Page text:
* Act as a change agent for the area, lead multi-disciplinary teams to make process improvements and reduce risk of injury, incorporate Arconic Business Systems (ABS - lean manufacturing) across the departments' material flow paths, have a high level understanding of manufacturing process, participate hands-on in leading ABS activities through A3s, TPM, Kaizen, or problem solving methodology, work with data and analysis tools to identify potential issues, determine root causes of problem areas, generate potential action plans and monitor progress in significant and critical areas, as well as track continuous improvements.
* The successful EHS Coordinator will help to utilize fully the diverse workforce at Arconic and will allow each individual equal opportunity to realize his/her full potential.
* The EHS Coordinator is responsible for the professional development of Safety Representatives and Human Performance Advocates from their respected areas.
* Although EHS Coordinators work primarily daytime shifts Monday through Friday, it is expected they work off-shifts as needed to support the functions of this role and are on call as first line help chain 24 hrs per day, seven days per week.
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How To Become An EHS Coordinator

Health and safety engineers must have a bachelor’s degree, typically in an engineering discipline such as electrical, chemical, mechanical, industrial, or systems engineering. Another acceptable field of study is occupational or industrial hygiene. Employers value practical experience, so cooperative-education engineering programs at universities are valuable as well.

Education

High school students interested in becoming health and safety engineers will benefit from taking high school courses in math and science, such as algebra, trigonometry, calculus, biology, chemistry, and physics.

Entry-level jobs as a health and safety engineer require a bachelor’s degree. Bachelor’s degree programs typically are 4-year programs and include classroom, laboratory, and field studies in applied engineering. Students interested in becoming a health and safety engineer should seek out coursework in occupational safety and health, industrial hygiene, ergonomics, or environmental safety. In addition, programs in mechanical, electrical, and industrial engineering, programs in systems engineering and fire protection engineering constitute good preparation for this occupation. ABET accredits programs in engineering.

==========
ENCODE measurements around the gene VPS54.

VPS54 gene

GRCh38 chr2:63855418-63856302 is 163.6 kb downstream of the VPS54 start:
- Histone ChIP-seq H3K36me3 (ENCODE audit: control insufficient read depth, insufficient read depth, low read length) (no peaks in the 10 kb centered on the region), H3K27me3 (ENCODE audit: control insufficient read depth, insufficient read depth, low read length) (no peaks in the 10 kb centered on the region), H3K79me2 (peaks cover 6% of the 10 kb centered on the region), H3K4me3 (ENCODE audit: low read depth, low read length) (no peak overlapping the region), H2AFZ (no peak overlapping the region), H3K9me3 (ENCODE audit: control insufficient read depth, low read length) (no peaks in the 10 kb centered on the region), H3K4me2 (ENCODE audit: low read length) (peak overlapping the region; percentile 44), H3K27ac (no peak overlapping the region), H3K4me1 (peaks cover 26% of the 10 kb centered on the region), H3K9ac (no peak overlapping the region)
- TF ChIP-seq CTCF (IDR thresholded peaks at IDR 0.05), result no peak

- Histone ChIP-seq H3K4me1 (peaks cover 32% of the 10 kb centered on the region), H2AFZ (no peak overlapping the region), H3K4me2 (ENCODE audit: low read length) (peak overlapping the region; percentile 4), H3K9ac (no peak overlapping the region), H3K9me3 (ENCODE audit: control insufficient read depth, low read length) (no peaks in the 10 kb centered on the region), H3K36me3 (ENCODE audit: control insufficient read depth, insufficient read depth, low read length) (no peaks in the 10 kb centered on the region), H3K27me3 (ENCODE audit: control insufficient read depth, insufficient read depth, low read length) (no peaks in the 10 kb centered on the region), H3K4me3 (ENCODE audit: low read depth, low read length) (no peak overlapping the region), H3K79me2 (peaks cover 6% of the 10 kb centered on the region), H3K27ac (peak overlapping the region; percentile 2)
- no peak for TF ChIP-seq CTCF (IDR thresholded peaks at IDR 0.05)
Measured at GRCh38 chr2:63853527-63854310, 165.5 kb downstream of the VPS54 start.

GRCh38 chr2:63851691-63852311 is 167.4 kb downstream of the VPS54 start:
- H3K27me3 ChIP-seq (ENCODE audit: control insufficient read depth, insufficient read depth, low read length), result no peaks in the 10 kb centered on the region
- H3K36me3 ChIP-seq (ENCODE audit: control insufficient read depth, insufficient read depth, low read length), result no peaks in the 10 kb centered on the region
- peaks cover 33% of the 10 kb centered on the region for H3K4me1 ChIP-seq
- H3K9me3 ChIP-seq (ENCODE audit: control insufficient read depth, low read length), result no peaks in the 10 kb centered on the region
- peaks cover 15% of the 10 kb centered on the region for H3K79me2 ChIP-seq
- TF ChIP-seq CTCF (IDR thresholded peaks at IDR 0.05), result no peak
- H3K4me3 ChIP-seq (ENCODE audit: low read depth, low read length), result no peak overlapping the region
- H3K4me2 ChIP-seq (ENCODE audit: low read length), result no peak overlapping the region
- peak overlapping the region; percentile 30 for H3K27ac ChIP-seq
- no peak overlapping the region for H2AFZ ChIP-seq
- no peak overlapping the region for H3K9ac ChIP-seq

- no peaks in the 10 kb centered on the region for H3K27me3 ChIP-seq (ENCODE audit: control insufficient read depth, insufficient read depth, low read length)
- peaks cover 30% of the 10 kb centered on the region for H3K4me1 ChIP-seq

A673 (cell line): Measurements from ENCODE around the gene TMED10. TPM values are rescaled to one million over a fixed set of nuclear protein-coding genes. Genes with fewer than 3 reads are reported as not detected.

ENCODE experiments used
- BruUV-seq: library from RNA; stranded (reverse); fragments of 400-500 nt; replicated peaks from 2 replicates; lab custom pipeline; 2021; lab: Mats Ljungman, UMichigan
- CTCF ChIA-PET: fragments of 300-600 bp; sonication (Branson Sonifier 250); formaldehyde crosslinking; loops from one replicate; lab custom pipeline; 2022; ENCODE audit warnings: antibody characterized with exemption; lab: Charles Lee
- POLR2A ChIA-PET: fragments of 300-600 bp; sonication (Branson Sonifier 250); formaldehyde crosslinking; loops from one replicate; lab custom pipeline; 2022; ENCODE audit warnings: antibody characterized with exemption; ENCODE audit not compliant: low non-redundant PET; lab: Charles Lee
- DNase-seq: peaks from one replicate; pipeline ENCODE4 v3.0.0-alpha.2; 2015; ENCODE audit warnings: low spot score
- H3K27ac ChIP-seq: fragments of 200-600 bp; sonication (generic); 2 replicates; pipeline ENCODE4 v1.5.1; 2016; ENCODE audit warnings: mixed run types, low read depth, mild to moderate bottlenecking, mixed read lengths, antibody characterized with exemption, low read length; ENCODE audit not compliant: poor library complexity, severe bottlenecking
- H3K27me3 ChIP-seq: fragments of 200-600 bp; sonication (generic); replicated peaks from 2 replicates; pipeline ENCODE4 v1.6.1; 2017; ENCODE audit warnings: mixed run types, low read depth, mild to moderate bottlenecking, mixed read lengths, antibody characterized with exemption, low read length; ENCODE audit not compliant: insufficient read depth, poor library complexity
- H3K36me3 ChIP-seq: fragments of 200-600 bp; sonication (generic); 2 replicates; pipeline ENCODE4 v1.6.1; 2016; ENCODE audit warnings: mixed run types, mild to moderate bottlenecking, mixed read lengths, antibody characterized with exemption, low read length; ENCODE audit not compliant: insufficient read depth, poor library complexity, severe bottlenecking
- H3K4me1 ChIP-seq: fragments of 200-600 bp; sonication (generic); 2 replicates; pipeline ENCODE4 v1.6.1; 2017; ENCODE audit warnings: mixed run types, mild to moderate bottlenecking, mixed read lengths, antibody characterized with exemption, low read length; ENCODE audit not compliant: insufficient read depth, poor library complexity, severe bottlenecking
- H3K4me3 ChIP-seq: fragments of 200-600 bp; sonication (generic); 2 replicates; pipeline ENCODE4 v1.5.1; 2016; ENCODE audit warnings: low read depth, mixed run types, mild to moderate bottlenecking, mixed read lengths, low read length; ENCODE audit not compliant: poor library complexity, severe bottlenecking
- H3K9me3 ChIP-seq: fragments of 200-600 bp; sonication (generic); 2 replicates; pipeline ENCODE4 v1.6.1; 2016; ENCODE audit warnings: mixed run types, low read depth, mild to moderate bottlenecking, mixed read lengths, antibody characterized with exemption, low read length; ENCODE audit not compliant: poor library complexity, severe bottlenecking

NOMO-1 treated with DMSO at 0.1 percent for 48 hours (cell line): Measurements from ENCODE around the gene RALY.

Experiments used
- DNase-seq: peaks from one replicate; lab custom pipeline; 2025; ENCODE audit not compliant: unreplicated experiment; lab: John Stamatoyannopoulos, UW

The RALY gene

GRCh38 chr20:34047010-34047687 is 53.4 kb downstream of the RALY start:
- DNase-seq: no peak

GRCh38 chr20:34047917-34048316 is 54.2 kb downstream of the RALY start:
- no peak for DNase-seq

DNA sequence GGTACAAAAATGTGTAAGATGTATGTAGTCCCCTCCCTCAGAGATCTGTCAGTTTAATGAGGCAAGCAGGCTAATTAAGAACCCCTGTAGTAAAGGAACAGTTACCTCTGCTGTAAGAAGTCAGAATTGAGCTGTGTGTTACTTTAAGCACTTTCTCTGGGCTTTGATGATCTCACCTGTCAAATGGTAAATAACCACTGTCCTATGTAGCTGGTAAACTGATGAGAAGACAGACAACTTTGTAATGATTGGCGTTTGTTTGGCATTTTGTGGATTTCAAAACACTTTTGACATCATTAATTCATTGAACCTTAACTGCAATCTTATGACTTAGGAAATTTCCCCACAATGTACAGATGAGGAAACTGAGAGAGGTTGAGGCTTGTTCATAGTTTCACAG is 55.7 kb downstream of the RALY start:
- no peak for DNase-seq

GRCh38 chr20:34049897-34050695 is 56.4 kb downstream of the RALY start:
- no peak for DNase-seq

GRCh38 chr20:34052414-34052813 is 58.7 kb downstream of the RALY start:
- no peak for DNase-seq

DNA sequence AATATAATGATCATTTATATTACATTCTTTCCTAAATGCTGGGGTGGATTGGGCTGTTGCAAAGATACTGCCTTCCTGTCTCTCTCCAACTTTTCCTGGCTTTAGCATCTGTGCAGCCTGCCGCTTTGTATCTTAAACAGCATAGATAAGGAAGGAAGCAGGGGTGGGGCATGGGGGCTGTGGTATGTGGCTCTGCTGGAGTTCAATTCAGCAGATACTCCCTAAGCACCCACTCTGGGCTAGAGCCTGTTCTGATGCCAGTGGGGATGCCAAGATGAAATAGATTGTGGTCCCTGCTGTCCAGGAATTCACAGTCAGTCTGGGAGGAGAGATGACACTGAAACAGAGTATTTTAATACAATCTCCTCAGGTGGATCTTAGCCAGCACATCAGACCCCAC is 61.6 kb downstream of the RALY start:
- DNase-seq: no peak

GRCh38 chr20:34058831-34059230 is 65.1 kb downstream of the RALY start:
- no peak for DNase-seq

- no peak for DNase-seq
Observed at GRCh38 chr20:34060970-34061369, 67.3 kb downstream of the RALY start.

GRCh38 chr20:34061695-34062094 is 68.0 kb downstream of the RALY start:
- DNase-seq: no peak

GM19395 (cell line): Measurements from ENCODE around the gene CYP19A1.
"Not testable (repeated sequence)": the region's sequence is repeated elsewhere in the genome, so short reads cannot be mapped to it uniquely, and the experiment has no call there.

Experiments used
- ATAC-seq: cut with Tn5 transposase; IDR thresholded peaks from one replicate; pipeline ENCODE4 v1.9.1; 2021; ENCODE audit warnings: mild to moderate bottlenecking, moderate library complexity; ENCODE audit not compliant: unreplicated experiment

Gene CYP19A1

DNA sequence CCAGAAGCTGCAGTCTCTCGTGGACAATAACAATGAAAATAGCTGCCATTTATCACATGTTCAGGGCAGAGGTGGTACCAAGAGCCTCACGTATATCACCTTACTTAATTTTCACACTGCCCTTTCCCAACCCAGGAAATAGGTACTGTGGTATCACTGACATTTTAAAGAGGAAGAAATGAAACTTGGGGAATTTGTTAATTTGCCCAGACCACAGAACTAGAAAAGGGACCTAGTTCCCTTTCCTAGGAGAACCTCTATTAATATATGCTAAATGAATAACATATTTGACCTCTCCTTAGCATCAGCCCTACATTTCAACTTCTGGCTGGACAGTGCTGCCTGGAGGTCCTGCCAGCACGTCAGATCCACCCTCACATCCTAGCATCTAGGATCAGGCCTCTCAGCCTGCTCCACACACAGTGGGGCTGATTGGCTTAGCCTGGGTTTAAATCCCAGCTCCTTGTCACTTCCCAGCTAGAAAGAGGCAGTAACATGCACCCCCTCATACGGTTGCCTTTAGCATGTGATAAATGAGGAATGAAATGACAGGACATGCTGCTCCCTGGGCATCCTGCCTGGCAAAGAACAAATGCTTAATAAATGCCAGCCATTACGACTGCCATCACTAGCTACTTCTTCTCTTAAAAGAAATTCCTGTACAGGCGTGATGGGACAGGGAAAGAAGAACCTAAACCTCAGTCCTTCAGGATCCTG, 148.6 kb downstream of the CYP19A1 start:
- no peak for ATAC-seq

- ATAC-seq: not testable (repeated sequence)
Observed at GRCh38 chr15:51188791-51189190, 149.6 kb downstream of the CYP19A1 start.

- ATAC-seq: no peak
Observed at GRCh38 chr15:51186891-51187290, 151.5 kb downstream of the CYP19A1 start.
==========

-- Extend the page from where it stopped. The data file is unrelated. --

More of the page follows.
Students interested in entering the relatively new field of software safety engineering may pursue a degree in computer science.

Many colleges and universities offer cooperative-education programs, which allow students to gain practical experience while completing their education.

A few colleges and universities offer 5-year accelerated programs through which students graduate with both a bachelor’s and a master’s degree. A master’s degree allows engineers to enter the occupation at a higher level, where they can develop and implement safety systems.

Important Qualities

Creativity. Health and safety engineers produce designs showing potential problems and remedies for them. They must be creative to deal with situations unique to a project.

Critical-thinking skills. Health and safety engineers must be able to identify hazards to humans and property in the workplace or in the home before they cause material damage or become a health threat.

Observational skills. Health and safety engineers must observe and learn how operations function so that they can identify risks to people and property. This requires the ability to think in terms of overall processes within an organization. Health and safety engineers can then recommend systemic changes to minimize risks.

Problem-solving skills. In designing solutions for entire organizational operations, health and safety engineers must take into account processes from more than one system at the same time. In addition, they must try to anticipate a range of human reactions to the changes they recommend.